Co-op Bank was asked to take over Presbyterian Mutual Society
It has emerged that the government asked the Co-op Bank to take over the failed Presbyterian Mutual Society (PMS) in 2010.
The details were revealed by the former chairman of the bank.
Paul Flowers was giving evidence to the House of Commons Treasury Committee.
The PMS was placed into administration in 2008 after savers withdrew their money when it emerged the society was not covered by a government guarantee.
Mr Flowers told the committee that he was first approached about a takeover by a senior Stormont official who described himself as coming "as a snake oil salesman".
Mr Flowers said there was a subsequent meeting with the then secretary of state Owen Patterson and a senior civil servant.
He said he refused to take over the PMS because the figures presented to him had "a black hole" in them and were "£100m adrift".
Nearly 10,000 people lost access to their savings when the society entered administration in November 2008.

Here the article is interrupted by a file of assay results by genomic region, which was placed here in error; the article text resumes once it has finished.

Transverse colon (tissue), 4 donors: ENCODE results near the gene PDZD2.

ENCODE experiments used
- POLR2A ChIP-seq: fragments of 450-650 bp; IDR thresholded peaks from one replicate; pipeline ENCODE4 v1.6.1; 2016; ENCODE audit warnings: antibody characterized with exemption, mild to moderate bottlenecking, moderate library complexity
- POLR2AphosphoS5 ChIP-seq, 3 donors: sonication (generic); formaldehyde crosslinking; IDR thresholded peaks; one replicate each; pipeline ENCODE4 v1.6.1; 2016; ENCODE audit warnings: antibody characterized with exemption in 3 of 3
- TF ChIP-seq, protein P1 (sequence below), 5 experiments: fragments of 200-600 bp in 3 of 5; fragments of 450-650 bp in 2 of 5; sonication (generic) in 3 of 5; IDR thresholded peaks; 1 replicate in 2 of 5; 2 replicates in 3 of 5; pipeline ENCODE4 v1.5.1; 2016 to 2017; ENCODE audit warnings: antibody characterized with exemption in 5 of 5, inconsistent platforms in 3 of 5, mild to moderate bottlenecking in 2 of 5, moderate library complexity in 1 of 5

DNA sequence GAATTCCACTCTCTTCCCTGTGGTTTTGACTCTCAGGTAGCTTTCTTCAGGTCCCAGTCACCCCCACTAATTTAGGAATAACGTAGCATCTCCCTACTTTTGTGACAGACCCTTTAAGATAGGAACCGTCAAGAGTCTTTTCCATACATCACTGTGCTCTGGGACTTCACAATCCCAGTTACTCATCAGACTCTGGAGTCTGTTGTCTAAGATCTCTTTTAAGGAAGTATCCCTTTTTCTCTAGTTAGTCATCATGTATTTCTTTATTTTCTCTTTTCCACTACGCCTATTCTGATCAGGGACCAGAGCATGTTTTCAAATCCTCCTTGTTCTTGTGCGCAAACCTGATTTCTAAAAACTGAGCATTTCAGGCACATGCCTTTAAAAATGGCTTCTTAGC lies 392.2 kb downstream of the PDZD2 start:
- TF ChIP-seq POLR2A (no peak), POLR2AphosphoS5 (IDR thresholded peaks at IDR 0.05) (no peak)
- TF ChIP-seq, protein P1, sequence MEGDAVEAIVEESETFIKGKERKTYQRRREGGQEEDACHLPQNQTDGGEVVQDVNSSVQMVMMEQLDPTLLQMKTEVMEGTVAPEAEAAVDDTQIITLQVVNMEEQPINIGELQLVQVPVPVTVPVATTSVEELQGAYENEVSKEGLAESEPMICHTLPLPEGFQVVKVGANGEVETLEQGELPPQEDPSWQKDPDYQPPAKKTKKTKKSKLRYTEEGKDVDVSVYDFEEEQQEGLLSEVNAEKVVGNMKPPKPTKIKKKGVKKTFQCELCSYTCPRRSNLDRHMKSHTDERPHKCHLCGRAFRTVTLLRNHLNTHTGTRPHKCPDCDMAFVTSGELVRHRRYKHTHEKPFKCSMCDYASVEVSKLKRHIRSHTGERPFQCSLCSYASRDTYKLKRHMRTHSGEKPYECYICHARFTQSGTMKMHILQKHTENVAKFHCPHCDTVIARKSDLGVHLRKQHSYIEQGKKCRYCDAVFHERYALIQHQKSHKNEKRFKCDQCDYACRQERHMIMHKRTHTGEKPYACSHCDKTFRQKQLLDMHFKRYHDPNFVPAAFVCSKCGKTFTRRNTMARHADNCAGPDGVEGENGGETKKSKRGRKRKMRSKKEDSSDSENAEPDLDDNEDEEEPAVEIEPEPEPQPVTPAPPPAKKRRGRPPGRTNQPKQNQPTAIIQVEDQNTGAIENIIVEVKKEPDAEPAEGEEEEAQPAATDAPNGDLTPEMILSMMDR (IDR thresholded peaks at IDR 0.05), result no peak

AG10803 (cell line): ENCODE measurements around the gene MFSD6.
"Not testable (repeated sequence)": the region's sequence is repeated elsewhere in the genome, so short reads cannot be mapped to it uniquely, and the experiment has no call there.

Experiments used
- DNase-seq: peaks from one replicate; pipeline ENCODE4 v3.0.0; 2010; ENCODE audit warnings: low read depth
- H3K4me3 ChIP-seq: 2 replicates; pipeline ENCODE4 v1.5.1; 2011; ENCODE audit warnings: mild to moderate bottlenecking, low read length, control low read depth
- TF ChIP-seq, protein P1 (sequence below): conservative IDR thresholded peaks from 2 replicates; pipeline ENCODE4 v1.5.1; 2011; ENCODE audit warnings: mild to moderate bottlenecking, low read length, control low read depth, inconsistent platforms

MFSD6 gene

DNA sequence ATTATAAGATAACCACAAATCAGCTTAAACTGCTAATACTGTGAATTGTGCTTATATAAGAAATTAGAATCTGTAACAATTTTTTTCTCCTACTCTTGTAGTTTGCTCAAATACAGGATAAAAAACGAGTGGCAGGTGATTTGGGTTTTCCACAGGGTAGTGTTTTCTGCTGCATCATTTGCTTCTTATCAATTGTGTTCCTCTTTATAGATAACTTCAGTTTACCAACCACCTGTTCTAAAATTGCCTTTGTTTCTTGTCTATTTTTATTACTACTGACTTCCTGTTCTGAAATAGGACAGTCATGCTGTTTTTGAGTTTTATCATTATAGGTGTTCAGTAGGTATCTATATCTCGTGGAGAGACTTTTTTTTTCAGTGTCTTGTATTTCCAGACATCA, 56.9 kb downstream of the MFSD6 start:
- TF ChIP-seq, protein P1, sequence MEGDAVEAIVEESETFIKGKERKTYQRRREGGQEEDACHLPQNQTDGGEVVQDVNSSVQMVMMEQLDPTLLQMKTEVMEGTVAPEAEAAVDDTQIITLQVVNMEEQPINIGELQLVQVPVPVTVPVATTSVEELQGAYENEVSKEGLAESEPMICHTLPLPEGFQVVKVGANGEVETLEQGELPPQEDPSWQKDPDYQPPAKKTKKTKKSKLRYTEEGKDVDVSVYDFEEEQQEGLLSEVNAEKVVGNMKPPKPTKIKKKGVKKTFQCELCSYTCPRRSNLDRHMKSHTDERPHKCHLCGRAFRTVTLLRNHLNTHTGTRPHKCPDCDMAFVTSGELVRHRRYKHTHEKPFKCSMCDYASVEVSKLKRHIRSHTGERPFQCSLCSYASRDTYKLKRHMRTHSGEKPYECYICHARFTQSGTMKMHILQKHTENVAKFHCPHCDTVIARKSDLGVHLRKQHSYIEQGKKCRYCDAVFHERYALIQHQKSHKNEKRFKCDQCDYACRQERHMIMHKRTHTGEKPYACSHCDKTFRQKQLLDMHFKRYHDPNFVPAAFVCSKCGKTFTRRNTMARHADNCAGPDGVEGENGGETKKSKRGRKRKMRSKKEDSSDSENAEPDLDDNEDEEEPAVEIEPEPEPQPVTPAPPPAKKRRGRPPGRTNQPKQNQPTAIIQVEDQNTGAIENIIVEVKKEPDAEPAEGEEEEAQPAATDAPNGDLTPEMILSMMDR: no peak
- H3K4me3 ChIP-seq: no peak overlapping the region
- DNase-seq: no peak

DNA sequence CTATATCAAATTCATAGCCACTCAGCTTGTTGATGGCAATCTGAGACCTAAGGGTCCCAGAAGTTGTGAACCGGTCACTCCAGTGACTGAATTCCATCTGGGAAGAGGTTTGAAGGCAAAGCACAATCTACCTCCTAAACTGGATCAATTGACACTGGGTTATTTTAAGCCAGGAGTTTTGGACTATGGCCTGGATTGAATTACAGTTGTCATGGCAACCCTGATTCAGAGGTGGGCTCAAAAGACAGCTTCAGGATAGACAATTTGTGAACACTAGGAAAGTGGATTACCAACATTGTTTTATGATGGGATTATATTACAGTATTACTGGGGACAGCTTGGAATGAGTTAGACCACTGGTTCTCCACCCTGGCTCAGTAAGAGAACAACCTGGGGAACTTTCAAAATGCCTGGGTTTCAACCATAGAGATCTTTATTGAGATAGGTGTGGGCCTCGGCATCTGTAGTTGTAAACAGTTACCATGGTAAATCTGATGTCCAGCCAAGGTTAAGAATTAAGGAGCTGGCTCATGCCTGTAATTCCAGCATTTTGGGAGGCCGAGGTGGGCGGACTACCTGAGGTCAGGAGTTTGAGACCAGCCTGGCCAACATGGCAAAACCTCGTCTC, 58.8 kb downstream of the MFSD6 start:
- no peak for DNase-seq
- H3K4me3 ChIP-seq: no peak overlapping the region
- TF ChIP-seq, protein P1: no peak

A rescue package for the PMS members, underwritten by the Westminster government and the Northern Ireland Executive, was agreed in 2011.
It allowed for smaller savers, who invested less than £20,000 with the PMS, to get all of their money back.
Larger investors received 85% with the remaining 15% dependent on the disposal of PMS properties and other assets.
The Commons committee is investigating why the Co-op Bank pursued a deal to buy hundreds of branches from Lloyds Banking Group, despite its own parlous condition.
The bank's financial problems came to light after the bank pulled out of the deal to buy the Lloyds' branches.
The larger Co-op group has lost control of the bank to a group of US hedge funds as a result of those problems.